Powell went on to say the Fed remains “data dependent” and that it could adjust the balance sheet based on “financial and economic developments.” My friend Peter Boockvar noted in one of his multiple (and highly valuable) daily letters that Powell really meant “S&P 500 dependent.”
 
Jay Powell is implicitly saying to Congress that the Q4 direction of the stock market is the number-one reason why they have become more flexible with rates and its balance sheet. Weakness in China and Europe is number two. Thus, keeping asset prices elevated is officially the #3 mandate of the Federal Reserve.
 
 
That, my friends, is what I meant by crawdadding. Powell has turned the other direction and is now bent on pleasing investors, the exact opposite of the impression he so carefully gave in December.
 

Why the change? Did the economic data change significantly? I don’t think so. My best guess is Powell simply got cold feet. He is worried about recession on his watch and wants to prevent it if he can, or at least make the Fed look less responsible for it.
 
Michael Lebowitz summed it up:
 
Over the last year, the market has struggled as the Fed steadily reduced the size of their balance sheet. The S&P 500 is unchanged over the past 13 months. The liquidity pumped into the markets during QE 1, 2, and 3 is being removed, and asset prices which rose on that liquidity are now falling as it is removed. The Fed is clearly taking notice. In December Jerome Powell said the QT process was on “autopilot” with no changes in sight. A week later, with the market swooning, he discussed the need to “manage” QT. “Autopilot” became “manage” which has now turned to “end” in only two months.
 
If the Fed’s mandate is to support asset prices, this behavior makes sense.
 

To the contrary, the congressionally chartered mandate is clear; they are supposed to promote stable prices and full employment. Our concern is that capital markets, which are heavily dependent on the Fed and seemingly insensitive to price and valuation, are promoting instability and gross misallocation of capital. One cannot fault markets; they are responding as one should expect on the basis of Fed posture and the prior reaction function. Markets are properly agnostic under such circumstances. It is the Fed that has created an environment that leads markets to react in the ways that it does.
 
 
Remember, the “Bernanke Put” didn’t end the Great Recession or the bear markets that accompanied it. The Powell Put is no more powerful. Can it have short-term, market-friendly results? Absolutely. For longer than we might think? Assuredly. Can corporations continue to build up high-yield debt to unsustainable levels? They’re trying. As long as the music keeps playing, they will continue to dance.
 

I think Powell is probably changing course too late, but he might buy another year or so. And given where we are in the electoral cycle, that could make a difference. A recession starting in early 2020 would certainly make Trump’s reelection path more difficult. Further, merely postponing recession won’t make everyone fat and happy.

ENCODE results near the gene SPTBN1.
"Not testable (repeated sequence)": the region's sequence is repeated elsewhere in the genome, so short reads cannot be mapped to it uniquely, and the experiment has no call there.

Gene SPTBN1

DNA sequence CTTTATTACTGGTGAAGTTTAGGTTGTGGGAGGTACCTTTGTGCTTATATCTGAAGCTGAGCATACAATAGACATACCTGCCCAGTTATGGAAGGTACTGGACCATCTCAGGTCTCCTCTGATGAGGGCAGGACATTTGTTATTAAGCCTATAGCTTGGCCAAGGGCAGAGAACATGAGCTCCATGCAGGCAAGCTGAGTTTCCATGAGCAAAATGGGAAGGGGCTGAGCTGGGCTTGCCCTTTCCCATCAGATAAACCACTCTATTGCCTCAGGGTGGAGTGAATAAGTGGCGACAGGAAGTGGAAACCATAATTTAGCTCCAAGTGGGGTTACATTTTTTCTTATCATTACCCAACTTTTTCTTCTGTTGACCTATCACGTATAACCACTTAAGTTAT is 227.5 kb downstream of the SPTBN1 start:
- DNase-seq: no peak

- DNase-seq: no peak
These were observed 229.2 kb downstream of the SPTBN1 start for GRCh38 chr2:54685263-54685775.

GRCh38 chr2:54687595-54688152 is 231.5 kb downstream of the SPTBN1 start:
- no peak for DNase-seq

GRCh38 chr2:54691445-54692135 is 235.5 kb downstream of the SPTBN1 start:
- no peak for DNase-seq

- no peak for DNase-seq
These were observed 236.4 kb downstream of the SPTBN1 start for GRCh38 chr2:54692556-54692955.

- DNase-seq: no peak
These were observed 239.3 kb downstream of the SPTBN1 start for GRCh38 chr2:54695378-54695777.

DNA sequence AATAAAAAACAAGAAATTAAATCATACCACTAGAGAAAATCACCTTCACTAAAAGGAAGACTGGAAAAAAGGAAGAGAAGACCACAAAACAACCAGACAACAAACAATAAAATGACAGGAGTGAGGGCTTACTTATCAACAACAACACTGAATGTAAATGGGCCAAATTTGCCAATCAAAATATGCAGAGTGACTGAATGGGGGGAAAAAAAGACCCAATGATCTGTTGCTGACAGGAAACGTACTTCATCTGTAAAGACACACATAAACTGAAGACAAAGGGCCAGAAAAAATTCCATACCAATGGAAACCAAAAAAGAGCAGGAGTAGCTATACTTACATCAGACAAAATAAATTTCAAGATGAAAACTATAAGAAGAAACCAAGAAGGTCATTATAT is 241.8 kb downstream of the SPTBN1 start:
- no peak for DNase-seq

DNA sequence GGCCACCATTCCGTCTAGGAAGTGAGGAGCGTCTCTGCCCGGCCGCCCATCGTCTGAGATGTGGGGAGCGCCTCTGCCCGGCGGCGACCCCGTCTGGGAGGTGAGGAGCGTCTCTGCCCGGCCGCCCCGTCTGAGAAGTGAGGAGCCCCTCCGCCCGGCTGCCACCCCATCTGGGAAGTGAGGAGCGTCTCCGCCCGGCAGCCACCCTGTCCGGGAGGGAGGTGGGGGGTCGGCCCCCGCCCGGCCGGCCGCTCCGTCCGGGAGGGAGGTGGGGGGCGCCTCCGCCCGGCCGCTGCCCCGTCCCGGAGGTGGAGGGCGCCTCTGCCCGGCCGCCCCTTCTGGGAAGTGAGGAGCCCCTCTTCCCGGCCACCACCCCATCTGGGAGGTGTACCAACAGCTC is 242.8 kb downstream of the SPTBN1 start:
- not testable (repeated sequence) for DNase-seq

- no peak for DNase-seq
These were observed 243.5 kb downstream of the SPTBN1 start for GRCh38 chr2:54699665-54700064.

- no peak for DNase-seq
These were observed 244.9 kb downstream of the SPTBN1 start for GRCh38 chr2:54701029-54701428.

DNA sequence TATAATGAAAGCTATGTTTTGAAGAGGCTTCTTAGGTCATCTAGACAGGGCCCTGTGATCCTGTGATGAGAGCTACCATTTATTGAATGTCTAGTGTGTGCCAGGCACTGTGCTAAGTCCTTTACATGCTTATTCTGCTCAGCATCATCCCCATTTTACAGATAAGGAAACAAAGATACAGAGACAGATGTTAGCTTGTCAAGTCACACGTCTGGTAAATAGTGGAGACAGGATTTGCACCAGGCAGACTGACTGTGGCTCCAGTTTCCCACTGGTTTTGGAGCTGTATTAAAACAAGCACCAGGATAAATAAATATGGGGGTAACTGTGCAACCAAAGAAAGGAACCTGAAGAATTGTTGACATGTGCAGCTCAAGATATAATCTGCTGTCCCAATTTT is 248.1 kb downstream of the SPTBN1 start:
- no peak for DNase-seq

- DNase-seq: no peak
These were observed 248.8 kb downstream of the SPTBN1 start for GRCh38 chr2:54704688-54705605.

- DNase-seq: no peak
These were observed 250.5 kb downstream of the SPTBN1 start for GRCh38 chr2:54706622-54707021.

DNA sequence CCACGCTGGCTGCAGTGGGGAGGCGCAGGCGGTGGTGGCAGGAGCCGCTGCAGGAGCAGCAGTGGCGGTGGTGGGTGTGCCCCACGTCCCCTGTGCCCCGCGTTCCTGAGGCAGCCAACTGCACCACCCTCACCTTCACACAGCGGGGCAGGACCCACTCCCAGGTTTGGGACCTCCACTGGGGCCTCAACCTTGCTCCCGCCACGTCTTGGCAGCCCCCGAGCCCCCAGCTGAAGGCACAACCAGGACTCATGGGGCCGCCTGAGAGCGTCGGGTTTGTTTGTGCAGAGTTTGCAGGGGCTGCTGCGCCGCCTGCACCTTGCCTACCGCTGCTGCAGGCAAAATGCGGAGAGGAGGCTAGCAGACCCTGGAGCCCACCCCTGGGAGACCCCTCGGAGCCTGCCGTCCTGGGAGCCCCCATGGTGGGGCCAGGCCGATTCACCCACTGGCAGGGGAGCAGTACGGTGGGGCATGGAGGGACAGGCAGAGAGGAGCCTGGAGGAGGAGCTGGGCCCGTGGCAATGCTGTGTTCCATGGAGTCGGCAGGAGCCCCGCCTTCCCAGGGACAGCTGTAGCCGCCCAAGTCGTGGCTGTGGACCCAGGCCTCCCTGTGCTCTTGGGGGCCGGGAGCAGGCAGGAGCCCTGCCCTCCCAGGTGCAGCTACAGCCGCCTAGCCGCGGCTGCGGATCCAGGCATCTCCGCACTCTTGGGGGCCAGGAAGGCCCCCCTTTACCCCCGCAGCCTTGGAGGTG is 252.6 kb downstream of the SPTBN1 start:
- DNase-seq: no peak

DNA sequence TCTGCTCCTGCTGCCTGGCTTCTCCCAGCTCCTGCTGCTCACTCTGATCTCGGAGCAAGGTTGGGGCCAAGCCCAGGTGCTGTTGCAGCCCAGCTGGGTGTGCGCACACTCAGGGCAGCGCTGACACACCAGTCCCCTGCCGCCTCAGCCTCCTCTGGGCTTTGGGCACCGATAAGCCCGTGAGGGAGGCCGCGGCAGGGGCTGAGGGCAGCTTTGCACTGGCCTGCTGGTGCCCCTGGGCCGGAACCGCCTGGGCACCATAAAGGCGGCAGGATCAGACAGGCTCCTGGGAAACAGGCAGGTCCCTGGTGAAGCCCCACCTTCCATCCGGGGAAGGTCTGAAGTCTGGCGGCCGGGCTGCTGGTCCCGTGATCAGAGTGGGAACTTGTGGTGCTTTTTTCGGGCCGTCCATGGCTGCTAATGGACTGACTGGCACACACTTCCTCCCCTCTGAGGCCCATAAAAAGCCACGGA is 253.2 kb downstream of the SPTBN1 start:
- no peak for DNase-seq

Specifically, it is quite possible and even likely that a Fed decision to keep policy soft and let the economy run hot will raise middle-class living expenses faster than it raises middle-class wages. That will make it easier for Democrats to argue the Trump policies aren’t delivering the promised results. Then in January 2021 we could see a hard-left Democratic president with solid majorities in both House and Senate. Taxes will rise sharply soon after, as will the deficit when those who argue for more federal spending and even MMT proponents start getting their way.
 
There is no free lunch. Large deficits will have a cost. Yes, more QE of $3 trillion or $6 trillion or more is possible. As I will demonstrate in a future letter, the cost will be slower economic growth and greater wealth and income disparity. It may not be a crisis, but more of a slow grind that requires a different investing mindset.
 

I don’t want to be pounding the SIC at you, as like I said we are going to sell out, but that is one of the questions that I have brought this specific group of speakers together to answer. I want to dig a lot deeper and broaden my own understanding. This is going to be one of the most important topics that we face in the coming years. Hope is not a strategy.
 
Right now, investors seem happy to have the Fed back on their side. I think we may regret having that wish granted.
 
 
Cleveland, Austin, and Dallas
 
As you read this letter, Shane and I will be flying to Puerto Rico. Week after next we fly to Cleveland where I will speak to the local CFA group on Tuesday, have my left eye cataract surgery on Wednesday, then jump over to New York to catch a show with Barry Habib and on Sunday have lunch with our great friend Suze Orman. We’ll then fly back to Cleveland to hopefully do my right eye. Then if all works right in a final checkup, I fly to Austin to do a client presentation and up to Dallas for another client presentation the first week of April. And then hopefully back home to Puerto Rico.